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ChatGPT‘s capabilities are captivating the industry as enterprises begin to explore the use cases. Some experts have issued warnings about bad actors taking advantage of the tool to increase ransomware attacks — worried that it could democratize cybercrime, thus increasing it.  The tool is already so powerful that it even has some questioning the future of search engines like Google — which has ruled the most-used spot in the search tool category since 2000. Earlier this week, Google told CNBC that some employees had expressed concern internally about the search giant losing its edge to ChatGPT. 

Meanwhile, another competitor in the space,, opened its search platform up to external developers so they can build their own apps for its search results page to integrate more AI capabilities — this also includes generative AI, the company noted.

Along with news of enhancing search engines, this week the Linux Foundation detailed news of its efforts to revamp mapping technology with the formation of the Overture Maps Foundation. The foundation will focus on incorporating rising technologies like augmented reality (AR)  into map building as interest in and tools for the metaverse are also on the rise. What this means for Google’s own map tool will be seen in time. The company incorporated AR into its maps feature back in 2019 and has continued to expand these capabilities since.

It also remains to be seen what direction the future of Google’s search engine may head as a result of ChatGPT’s sharp competitive capabilities. However, Google’s vast focus areas outside of search also made news this week. It debuted the OSV-Scanner this week in an effort to assist developers with identifying known vulnerabilities — and patches for them — in open-source projects. 


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Its OSV-Scanner release comes at an opportune time. As we begin to learn more about ChatGPT’s possibility to be used to create ransomware with ease, many, including IBM researchers, predict that 2023 will see a rise in the number of attacks, hackers and in cyber-crime-as-a-service ecosystems.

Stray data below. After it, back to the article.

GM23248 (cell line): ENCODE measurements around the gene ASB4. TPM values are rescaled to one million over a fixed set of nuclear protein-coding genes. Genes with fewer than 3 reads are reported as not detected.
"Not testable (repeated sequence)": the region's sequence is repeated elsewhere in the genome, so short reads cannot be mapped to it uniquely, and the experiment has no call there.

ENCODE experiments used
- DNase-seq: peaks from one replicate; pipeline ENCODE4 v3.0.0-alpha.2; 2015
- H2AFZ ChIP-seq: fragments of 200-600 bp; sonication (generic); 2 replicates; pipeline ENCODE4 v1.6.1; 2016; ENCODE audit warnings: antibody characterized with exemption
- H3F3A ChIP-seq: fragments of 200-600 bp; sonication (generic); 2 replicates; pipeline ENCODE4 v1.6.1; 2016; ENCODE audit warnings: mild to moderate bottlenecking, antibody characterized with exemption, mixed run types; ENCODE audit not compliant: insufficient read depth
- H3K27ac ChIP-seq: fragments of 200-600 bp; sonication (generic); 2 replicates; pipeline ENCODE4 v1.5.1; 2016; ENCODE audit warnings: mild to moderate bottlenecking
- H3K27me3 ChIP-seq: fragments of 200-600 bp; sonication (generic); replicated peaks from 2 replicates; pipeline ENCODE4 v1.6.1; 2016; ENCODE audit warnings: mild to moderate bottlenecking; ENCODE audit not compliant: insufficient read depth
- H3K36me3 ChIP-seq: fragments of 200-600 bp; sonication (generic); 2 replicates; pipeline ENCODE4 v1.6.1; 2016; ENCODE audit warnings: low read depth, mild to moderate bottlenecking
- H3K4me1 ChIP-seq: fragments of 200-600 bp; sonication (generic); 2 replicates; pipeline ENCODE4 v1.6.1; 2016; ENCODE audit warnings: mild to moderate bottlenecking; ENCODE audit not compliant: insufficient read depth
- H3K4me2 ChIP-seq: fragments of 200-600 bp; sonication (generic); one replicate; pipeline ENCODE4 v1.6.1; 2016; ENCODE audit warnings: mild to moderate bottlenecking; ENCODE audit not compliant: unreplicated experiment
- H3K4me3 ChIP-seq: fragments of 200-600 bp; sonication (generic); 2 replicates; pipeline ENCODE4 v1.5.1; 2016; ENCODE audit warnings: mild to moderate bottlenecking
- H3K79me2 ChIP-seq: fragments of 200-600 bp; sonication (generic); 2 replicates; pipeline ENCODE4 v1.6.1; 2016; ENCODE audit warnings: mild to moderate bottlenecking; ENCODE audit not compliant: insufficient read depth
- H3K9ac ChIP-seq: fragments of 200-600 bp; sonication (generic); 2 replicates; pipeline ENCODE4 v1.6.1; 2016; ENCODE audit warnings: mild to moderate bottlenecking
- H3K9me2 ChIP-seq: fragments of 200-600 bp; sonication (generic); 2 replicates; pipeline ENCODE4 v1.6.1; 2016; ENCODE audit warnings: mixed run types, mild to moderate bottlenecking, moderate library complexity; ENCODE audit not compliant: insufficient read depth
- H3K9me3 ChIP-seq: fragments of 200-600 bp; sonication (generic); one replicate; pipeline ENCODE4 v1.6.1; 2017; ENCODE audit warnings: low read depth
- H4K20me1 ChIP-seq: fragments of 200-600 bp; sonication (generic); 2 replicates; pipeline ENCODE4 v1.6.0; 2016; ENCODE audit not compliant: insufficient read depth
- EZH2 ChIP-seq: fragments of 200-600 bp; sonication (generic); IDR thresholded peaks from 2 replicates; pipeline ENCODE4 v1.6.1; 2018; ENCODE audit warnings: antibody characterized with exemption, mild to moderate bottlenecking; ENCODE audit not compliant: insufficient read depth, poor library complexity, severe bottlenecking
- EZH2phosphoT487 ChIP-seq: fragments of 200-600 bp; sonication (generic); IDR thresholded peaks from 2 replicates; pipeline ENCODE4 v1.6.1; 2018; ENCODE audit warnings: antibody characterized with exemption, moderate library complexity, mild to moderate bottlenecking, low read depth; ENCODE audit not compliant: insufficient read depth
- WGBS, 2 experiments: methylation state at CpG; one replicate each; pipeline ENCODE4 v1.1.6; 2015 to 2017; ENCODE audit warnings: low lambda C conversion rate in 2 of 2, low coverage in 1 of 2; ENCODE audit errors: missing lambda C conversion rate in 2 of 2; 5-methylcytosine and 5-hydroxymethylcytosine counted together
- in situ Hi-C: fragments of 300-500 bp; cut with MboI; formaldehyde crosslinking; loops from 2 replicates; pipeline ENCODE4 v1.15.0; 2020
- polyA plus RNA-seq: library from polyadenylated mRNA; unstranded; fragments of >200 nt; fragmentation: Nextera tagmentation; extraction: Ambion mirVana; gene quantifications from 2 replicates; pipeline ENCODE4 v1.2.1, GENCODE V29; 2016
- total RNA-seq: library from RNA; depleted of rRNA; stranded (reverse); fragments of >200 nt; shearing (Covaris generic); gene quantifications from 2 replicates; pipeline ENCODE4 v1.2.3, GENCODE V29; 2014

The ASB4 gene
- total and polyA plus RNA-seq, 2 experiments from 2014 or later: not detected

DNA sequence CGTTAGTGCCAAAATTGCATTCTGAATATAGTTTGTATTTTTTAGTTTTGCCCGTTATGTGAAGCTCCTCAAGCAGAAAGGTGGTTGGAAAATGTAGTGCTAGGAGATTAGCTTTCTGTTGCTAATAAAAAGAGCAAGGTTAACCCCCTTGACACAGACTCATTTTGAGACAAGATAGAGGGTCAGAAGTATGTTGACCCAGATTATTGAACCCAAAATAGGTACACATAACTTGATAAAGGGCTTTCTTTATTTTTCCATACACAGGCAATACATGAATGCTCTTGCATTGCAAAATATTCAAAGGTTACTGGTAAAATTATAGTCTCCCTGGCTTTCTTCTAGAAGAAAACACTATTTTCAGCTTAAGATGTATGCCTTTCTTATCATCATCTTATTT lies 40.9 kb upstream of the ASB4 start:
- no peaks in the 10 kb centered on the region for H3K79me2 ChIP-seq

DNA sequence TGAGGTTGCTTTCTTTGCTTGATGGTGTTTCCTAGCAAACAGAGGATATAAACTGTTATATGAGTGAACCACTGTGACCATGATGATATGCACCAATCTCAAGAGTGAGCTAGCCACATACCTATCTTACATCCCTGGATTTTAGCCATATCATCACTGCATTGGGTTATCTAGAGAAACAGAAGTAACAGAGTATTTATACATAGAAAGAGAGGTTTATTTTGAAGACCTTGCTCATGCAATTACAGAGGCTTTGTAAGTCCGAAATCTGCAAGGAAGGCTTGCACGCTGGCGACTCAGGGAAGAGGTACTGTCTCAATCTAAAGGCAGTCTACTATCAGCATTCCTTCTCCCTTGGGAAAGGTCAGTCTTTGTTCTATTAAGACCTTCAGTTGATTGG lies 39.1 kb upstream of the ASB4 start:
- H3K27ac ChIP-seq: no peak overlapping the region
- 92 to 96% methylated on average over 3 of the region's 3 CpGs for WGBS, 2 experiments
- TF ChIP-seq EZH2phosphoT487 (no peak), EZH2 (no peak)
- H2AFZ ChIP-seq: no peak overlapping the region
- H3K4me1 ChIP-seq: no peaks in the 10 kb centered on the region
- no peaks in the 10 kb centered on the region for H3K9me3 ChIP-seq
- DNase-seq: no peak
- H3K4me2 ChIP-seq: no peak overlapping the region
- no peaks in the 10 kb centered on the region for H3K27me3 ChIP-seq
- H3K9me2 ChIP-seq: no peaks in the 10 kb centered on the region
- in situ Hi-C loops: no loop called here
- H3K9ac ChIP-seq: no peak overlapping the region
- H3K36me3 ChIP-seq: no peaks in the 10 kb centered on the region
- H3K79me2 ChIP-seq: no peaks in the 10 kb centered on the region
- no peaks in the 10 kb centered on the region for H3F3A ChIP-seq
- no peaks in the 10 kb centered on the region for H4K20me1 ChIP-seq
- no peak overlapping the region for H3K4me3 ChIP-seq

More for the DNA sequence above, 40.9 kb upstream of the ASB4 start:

Here’s more from our top 5 tech stories of the week:

  1. Google releases vulnerability scanner for open-source software, backed by community-editable database
    Google has announced the launch of OSV-Scanner, a free vulnerability scanner designed to provide developers with access to vulnerability information about open-source projects, which it claims is the largest community-editable database for open-source vulnerabilities.

    OSV-Scanner enables developers to automatically match code and dependencies against lists of known vulnerabilities and identify if patches or updates are available.

  1. How ChatGPT can turn anyone into a ransomware and malware threat actor
    Ever since OpenAI launched ChatGPT at the end of November, commentators on all sides have been concerned about the impact AI-driven content-creation will have, particularly in the realm of cybersecurity. In fact, many researchers are concerned that generative AI solutions will democratize cybercrime.

    While security teams can also leverage ChatGPT for defensive purposes such as testing code, by lowering the barrier for entry for cyberattacks, the solution has complicated the threat landscape significantly.

  1. Creating the ultimate smart map with new map data initiative launched by Linux Foundation   
    Map data is voluminous and vast; the modern world relies on it not just for navigation, but for local search, routing, logistics, data visualization and other emerging innovations — including autonomous driving.

    To help usher in the next era of map building — particularly with the dawn of the metaverse, the rise of augmented reality (AR) and mixed reality (MR) and the many other platforms and worlds not yet conceived — the Linux Foundation today announced the formation of the Overture Maps Foundation.

  1. As Google weighs in on ChatGPT, enters the AI chat
    One of the biggest topics underlying the hype bonanza since OpenAI’s release of ChatGPT two weeks ago has been: What does this mean for search?, the search engine startup founded in 2020 with a moonshot bid to take on Google, announced today that it has opened its search platform to allow external developers and organizations to build their own apps for the search results page. 

    This includes generative AI apps, it says, that have never been seen inside traditional search engines, using generative AI technology that enables users to generate text (YouWrite), code (YouCode), or images (YouImagine) from plain English — all within the search results page.

  1. 6 IBM cybersecurity predictions for 2023: Ransomware and CaaS will spike
    IBM Security and the X-Force threat research team shared six predictions with VentureBeat for how cyber threats will evolve in 2023.

    These predictions include a rise in ransomware attacks, a boom in the cyber-crime-as-a-service (CaaS) ecosystem, and hackers innovating new techniques to exploit MFA and EDR technologies.

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